David: Well, we shot the film sequentially. This kid arrives at the jail. We start with the close-up of him where he does *that* [motions]. He reveals himself. And you don't leave his side for the rest of the movie. And he doesn't say anything for the first 10 or 15 minutes. You have a lot of time to get to know him before he does anything that allows you to understand him. So you are with him and he's building weapons… That was the first thing we shot in the movie because we shot it in story order. I'm really pleased with the way that opening sequence works. And what it does to that character in terms of the ambiguity of who… you know you are going to be with him, but you don't know whether you are supposed to like him or not like him. You don't know whether he's an aggressor or a victim. All of that tension is a happy way to start the movie for me.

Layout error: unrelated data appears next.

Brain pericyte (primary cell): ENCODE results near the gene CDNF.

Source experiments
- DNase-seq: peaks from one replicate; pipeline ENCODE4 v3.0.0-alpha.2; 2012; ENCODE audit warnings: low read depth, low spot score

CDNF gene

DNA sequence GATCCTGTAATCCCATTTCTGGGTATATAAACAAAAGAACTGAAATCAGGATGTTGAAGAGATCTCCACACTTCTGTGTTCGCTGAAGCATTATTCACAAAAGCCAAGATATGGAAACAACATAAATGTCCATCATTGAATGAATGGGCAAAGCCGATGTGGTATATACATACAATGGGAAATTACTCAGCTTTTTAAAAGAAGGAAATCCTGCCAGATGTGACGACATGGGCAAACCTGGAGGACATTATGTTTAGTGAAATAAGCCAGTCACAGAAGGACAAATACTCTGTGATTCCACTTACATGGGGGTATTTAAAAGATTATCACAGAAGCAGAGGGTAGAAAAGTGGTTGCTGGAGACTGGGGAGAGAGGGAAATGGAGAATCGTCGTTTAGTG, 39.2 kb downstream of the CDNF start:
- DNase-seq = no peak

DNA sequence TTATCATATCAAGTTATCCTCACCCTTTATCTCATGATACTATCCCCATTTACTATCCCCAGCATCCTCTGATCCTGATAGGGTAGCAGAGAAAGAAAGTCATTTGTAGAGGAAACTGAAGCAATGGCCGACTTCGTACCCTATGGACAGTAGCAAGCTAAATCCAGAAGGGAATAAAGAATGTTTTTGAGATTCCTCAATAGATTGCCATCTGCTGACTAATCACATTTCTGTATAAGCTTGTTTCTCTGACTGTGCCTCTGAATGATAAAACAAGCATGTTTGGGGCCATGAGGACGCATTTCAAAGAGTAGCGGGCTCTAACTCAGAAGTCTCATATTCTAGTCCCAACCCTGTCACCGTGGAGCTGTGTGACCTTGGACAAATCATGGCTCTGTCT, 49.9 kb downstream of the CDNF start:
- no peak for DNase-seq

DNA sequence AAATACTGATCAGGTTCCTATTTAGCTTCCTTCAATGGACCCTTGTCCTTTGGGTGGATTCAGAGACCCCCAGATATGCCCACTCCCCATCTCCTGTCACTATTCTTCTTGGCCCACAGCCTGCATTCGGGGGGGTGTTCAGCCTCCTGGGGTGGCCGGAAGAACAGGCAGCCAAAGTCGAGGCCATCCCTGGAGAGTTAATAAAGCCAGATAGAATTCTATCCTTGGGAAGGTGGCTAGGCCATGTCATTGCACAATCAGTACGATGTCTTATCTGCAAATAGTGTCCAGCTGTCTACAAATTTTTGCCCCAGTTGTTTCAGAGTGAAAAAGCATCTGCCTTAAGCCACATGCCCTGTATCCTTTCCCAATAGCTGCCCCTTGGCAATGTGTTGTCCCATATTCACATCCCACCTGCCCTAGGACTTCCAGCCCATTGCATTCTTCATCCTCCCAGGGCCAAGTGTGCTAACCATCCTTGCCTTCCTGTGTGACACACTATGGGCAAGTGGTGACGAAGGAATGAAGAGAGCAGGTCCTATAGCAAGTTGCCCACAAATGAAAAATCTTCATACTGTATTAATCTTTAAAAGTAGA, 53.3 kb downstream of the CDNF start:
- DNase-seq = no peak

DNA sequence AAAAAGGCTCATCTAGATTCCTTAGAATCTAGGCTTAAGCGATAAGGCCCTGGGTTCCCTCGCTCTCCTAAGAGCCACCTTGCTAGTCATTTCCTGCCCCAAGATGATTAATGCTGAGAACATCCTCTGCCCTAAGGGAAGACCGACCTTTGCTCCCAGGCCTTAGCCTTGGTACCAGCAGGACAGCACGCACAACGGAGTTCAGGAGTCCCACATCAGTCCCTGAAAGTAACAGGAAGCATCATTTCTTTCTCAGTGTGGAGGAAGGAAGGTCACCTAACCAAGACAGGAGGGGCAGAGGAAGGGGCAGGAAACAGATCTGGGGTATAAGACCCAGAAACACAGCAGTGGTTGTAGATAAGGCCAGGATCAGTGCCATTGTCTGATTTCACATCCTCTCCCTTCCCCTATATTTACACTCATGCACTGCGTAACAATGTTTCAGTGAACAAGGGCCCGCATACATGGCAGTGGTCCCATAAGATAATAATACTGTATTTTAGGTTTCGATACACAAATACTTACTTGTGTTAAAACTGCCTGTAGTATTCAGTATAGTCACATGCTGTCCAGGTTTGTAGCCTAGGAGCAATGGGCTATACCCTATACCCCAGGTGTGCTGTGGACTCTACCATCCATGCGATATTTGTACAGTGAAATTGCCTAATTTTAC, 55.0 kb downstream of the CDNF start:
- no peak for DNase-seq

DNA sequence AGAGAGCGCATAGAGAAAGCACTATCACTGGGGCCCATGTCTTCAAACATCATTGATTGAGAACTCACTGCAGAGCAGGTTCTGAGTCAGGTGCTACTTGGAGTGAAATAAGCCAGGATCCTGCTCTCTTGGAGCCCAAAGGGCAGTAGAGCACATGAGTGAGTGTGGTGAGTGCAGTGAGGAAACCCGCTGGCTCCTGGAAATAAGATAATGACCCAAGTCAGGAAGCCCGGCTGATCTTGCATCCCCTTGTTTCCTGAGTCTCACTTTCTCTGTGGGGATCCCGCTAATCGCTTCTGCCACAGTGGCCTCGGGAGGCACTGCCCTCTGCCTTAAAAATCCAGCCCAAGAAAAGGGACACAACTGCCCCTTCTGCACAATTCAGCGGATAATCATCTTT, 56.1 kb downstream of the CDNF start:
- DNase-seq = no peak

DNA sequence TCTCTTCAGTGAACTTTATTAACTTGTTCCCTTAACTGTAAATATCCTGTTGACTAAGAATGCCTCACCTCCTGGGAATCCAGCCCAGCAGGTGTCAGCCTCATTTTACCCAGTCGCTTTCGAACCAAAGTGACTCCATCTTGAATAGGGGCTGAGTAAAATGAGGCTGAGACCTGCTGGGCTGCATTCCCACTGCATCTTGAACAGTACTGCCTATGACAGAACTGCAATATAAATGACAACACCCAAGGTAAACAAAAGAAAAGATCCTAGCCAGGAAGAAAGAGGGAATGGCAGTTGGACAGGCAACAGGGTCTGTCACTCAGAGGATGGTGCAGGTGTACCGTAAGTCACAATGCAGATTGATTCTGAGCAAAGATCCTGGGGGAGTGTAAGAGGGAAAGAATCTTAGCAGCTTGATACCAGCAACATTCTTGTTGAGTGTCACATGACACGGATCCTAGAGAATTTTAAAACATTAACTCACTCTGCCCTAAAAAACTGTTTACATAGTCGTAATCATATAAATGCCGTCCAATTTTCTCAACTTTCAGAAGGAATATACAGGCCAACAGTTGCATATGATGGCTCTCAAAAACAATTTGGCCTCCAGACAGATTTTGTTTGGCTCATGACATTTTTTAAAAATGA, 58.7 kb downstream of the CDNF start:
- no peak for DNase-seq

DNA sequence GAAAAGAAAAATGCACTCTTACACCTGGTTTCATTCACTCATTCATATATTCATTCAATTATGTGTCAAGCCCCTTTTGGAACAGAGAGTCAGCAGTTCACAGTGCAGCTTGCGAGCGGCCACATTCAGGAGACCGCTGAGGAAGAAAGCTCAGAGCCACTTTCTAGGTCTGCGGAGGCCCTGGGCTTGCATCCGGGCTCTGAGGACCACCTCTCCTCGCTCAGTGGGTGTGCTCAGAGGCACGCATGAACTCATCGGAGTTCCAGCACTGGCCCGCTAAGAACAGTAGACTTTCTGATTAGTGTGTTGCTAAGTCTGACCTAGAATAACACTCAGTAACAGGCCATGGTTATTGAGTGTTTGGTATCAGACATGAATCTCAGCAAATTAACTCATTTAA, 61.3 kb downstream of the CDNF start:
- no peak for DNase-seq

A happy way?
David: Well, I mean a good way to start the movie.
How did you pull all of this off? Did you go to an actual prison to shoot?
Were the other people in it, the extras, actual inmates? If not, how do you create such a real atmosphere? Are they talking with actual prisoners saying, "This is what it's like. This is the atmosphere. This is how you stand. This is how you walk around."
David: It was the intention to make it feel authentic. The script felt very authentic. The detail in the script was very much there. Jonathan, the writer, has worked as a therapist in jails. That was the game. We shot in a real former jail, so the architecture and the space just imbues everything. The film was shot sequentially, as I said. We had advisors who were former prisoners. We had advisors who were former prison officers. And we just wanted to make sure that every element of it felt like it was tangible reality.
Did you give all the extras places, like, "This is your cell. You stay here…"